For over a century men from the Dolomites (Alps Region, Northern Italy) emigrated to England to sharpen knives. Today the sons and grandsons of these emigrants dominate the London knife grinding market, a profitable business managed by a few family run enterprises. These families created a tight knitted monopoly , keeping competition at bay. Sharp families narrates the evolution of this community through the work and ties to the homeland of three families, raised and living between a small mountain village and London, dealing with running a now global business. – SharpFamilies.com
Here’s our interview with the director of Sharp Families: Patrick Grassi.
1. Hey Patrick, tell us about your professional career. What brought you to work on this project?
I make documentaries since 2008, focusing mainly on the relationship between people and the environment, intended not only as natural environment but also as a context in which relationships, communities and territories develop. The professional contexts interest me in particular because they very often become crucial to self-realization for many individuals. It’s a field where people do their best to achieve results and be successful.
The story of the knife sharpeners from the Dolomites includes many of these concepts: a job that gave these people a way out from poverty, a lesser-known and not very lucrative profession that became a really successful and profitable business, but also a job that helped the development and integration of a community of Italian emigrants. A good example of success for many people that leave their home countries to chase their dreams.
2. Did you know the Sharpening world before working on this documentary? How did your perception change after looking at it from the inside?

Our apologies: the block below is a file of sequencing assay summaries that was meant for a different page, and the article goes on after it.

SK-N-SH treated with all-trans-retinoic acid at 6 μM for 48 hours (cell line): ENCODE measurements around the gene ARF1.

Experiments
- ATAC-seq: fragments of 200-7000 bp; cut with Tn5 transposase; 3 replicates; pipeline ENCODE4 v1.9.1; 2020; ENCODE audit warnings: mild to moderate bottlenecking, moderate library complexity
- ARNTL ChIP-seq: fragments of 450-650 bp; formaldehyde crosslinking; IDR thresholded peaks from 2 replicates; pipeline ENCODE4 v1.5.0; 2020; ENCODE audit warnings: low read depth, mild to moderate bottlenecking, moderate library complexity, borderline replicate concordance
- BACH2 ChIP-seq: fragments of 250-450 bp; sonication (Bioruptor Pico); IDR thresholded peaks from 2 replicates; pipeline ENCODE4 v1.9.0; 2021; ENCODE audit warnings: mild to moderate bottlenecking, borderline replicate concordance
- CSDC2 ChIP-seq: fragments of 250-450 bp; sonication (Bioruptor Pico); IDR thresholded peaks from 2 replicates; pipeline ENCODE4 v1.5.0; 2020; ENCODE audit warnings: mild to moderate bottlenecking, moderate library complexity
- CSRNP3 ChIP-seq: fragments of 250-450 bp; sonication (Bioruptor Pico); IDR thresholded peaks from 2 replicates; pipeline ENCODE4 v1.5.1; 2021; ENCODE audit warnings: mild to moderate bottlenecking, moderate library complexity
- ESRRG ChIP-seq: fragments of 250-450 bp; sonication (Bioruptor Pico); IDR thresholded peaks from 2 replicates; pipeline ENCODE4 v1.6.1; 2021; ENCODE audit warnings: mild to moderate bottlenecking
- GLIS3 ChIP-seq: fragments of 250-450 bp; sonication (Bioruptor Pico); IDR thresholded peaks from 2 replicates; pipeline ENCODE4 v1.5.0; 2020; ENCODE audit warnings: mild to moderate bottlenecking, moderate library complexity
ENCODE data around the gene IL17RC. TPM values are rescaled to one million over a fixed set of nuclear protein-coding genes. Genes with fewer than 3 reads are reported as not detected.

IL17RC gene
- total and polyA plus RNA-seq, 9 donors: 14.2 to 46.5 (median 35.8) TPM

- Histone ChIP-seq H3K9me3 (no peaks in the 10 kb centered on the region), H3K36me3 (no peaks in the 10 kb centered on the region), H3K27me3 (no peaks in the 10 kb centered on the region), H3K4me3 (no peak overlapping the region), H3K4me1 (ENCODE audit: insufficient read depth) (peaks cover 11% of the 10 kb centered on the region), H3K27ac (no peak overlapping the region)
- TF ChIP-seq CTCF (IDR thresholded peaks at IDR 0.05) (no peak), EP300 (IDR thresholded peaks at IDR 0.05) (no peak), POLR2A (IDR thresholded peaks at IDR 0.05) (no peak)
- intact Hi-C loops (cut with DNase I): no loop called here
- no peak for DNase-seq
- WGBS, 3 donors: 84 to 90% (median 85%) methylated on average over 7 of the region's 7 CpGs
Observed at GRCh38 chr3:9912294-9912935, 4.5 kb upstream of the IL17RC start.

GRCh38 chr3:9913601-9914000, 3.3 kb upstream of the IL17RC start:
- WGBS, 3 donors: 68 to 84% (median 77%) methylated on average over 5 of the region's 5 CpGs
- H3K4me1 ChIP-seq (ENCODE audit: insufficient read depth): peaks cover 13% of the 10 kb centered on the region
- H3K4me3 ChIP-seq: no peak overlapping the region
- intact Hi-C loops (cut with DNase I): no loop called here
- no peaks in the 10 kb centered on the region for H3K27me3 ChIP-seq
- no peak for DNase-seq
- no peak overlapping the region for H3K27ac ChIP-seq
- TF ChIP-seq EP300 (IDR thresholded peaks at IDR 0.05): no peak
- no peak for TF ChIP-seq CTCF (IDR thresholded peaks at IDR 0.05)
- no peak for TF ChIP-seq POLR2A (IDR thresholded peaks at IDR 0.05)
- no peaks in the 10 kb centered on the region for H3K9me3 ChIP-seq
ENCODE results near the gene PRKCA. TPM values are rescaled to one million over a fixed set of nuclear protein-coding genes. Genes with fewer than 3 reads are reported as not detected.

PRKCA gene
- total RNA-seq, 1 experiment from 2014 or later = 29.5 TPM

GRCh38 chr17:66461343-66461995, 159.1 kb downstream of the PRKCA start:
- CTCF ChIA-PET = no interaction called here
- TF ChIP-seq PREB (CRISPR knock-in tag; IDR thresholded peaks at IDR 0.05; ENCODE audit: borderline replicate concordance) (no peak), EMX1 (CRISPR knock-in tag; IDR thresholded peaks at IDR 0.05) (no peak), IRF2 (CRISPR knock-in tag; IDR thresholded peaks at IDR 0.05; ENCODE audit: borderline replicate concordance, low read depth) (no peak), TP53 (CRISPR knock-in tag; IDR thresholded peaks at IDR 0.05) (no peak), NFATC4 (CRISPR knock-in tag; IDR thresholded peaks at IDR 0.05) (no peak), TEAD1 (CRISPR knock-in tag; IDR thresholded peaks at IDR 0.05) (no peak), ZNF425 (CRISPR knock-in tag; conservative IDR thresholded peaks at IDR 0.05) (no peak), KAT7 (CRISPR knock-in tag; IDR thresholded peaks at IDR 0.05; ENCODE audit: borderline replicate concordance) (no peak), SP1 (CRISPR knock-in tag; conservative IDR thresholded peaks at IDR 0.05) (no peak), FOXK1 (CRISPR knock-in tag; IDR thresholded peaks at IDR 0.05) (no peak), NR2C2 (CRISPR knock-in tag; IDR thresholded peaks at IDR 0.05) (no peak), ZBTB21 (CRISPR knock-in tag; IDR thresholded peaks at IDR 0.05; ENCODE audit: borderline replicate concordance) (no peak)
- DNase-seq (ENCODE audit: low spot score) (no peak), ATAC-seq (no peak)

I barely knew the sharpening world. This movie gave me the opportunity to discover a real art: the oldest sharpeners in the movie still use the traditional stones, and looking at them working was almost like looking at a mesmerizing dance, for the precision and smoothness of their movements.
I also started to appreciate sharp knives and what they allow you to do much more. Furthermore, thanks to the movie, I also shot in a historical knife making factory: it’s fascinating to see how a blade is made from scratch, and how difficult it is to make it perfect and durable.
3. Tell us about the main characters: Who are they? Why London?
The main characters are four. Two men from the older generation, that moved from the tiny Italian village after the second world war. And two younger men, son and nephew of the migrants, born and raised in London. These are only some of the many sharpeners I met and interviewed in London, more than 40 in total. These 4 main character are a good summary of all the stories of the sharpeners I met.
Bernardo is the oldest one, he left Italy when he was 20 to work for his older brother, and in a couple of years he had his own clients. In the 70s he founded the association that unifies all the knife sharpeners from London: the London Grinders Association. In the 2000, he returned to his Italian village after fifty years working in London. He sold his client list to his nephew Paul.